Gupshup InterBot tool makes bots that speak to each other
InterBot can be used to share, create, and launch bots that speak to each other. Developers are invited to import their own bots from platforms like Facebook Messenger, both to speak with other bots and to combine the capabilities of multiple bots to make smarter, more powerful bots.
Bots that can speak to each other, exchange information, ask each other questions and respond is what Gupshup CEO Beerud Sheth calls the “first marker or the start of a different phase of the bot phenomena.”
As more and more bots are built and ecosystems rise around chat apps and intelligent assistants, they’re going to need ways to coordinate and interact, Sheth said.
“The InterBot system will kind of become like a collective mind, think about Borg in Star Trek,” he said. “Today what people do is they build custom APIs and they build for their own business, but it ignores the fact that every other business will also build a bot and will have to deal with other bots.”
On the consumer level this could mean your bot and your doctor’s bot speak to each other to schedule your next appointment, or that your personal bot can coordinate a lunch date with the bot of a friend or colleague. It could also mean you send your bot out to accomplish tasks on your behalf.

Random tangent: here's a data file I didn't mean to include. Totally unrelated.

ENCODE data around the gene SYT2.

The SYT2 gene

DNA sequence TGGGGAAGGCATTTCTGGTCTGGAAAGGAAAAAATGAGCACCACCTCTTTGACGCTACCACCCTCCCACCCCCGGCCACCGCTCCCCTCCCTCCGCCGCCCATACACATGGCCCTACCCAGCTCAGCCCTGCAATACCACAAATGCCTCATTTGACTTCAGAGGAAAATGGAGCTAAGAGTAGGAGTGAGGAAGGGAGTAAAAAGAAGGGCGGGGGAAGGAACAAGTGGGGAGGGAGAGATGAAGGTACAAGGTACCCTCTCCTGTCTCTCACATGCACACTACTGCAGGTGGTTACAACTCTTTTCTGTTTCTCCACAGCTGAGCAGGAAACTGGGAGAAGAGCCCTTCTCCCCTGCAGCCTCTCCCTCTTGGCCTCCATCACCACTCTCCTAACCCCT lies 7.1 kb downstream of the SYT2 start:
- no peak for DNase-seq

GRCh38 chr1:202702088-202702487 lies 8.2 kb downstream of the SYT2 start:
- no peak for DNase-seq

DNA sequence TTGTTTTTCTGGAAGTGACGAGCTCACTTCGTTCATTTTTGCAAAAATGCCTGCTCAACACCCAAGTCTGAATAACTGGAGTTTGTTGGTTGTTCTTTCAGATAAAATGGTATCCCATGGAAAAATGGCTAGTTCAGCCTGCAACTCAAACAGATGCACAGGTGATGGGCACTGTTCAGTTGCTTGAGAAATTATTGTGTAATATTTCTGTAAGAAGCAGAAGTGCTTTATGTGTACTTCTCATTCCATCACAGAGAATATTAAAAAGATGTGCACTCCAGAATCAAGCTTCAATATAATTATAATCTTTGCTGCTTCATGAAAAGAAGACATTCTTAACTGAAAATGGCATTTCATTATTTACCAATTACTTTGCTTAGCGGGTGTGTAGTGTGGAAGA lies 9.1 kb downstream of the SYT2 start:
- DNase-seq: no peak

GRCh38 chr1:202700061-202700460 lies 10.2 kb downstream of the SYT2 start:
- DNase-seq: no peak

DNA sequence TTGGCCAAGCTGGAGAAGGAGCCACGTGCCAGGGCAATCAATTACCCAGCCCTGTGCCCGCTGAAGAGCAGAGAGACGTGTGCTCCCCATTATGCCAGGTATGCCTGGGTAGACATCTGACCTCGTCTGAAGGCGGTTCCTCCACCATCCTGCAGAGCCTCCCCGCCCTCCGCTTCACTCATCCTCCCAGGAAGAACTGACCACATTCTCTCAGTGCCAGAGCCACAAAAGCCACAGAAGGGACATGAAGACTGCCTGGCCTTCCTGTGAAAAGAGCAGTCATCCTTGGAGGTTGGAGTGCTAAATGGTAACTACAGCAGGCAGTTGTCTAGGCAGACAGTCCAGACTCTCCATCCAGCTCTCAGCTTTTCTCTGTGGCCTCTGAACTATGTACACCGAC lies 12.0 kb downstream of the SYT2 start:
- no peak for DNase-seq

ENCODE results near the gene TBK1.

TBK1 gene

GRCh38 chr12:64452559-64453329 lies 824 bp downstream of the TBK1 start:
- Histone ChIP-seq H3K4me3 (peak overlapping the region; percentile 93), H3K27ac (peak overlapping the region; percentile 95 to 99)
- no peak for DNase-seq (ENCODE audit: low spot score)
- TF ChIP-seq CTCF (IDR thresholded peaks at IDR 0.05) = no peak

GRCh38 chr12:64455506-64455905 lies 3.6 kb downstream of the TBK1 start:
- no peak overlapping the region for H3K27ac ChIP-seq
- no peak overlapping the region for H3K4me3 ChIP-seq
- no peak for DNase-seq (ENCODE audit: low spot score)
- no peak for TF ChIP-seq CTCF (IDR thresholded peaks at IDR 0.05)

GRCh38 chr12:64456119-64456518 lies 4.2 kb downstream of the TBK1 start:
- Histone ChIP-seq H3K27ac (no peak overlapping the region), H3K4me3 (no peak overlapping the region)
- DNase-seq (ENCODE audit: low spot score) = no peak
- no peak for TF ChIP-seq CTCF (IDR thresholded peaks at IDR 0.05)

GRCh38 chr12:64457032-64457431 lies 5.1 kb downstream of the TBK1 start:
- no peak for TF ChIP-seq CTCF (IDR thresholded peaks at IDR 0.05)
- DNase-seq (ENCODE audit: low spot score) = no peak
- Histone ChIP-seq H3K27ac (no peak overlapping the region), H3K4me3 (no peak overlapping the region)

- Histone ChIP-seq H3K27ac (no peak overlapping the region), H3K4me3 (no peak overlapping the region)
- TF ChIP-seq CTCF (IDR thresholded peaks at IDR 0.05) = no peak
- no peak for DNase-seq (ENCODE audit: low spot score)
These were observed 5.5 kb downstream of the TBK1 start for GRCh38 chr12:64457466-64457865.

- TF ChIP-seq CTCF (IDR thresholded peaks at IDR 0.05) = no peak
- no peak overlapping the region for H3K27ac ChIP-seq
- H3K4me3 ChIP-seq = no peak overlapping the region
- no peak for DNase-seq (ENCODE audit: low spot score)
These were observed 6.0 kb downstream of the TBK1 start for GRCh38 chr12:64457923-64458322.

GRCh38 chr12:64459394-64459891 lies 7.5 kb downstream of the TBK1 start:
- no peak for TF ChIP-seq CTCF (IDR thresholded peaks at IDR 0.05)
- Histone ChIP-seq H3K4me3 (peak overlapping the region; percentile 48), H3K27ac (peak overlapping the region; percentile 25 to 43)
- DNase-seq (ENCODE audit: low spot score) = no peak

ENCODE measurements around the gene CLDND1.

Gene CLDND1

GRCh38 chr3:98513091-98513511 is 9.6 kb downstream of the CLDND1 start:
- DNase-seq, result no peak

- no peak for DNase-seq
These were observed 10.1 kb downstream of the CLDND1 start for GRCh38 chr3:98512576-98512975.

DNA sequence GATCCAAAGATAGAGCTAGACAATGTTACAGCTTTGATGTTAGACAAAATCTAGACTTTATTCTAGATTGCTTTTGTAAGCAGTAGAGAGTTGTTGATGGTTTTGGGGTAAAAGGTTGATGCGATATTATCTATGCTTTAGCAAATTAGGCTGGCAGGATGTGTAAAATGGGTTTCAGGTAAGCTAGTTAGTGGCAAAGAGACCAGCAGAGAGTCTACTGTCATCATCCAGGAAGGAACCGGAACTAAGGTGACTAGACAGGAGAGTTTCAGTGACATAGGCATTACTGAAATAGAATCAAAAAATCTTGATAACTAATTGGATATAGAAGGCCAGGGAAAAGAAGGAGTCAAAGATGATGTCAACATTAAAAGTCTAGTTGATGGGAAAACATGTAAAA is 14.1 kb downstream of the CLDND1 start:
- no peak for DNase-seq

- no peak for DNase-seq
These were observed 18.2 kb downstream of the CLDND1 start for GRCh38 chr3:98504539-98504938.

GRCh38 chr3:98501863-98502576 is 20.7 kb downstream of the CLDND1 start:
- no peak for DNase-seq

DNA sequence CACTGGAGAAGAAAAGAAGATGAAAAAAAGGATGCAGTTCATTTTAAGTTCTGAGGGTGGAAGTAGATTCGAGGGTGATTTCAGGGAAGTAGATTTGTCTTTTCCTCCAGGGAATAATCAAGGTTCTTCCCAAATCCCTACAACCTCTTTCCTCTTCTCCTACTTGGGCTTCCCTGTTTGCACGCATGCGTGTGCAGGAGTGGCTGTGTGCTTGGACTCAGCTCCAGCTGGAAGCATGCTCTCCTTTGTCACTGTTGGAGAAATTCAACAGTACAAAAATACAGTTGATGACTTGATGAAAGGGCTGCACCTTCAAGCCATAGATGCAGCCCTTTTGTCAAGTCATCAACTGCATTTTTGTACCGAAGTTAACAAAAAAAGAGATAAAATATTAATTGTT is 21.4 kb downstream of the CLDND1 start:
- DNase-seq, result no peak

“When I do comparison, I check at most two to three websites but my bot can look at 1,000 merchants and there’s no problem whatsoever because the bot can handle infinite capacity,” Sheth said. “Very soon, instead of me using bots, a shopping bot can go talk to all the merchant bots and get me the best price.”
On a business-to-business level, Gupshup envisions InterBot helping supply chain and procurement become more efficient. Specific bots could also be used to do things like enforce common standards between businesses in separate parts of the world or bots on different platforms.
While the major focus of the bot boom has been bots that talk to humans, interest has grown in bots that talk to bots.
Researchers at OpenAI are currently exploring ways bots in a multiagent environment speak to each other and create their own languages. Bot-to-bot communication has also attracted the attention of the IBM Watson developer community.
“What we’ve done is set up a channel with sort of the technical layer, but what bots say to each other, there’s no restriction on that, which means bots may evolve new things and standards and conversations,” Sheth said.
Gupshup began as an SMS network in India in 2004. Today the company exchanges more than four billion messages a day. The Gupshup bot creation platform is currently used by more than 30,000 developers and can make bots for roughly 20 different bot platforms from Alexa and Skype to Microsoft Teams and WeChat.
Last year, Gupshup was one of the first bot platforms to partner with Google for the creation of its Actions on Google platform.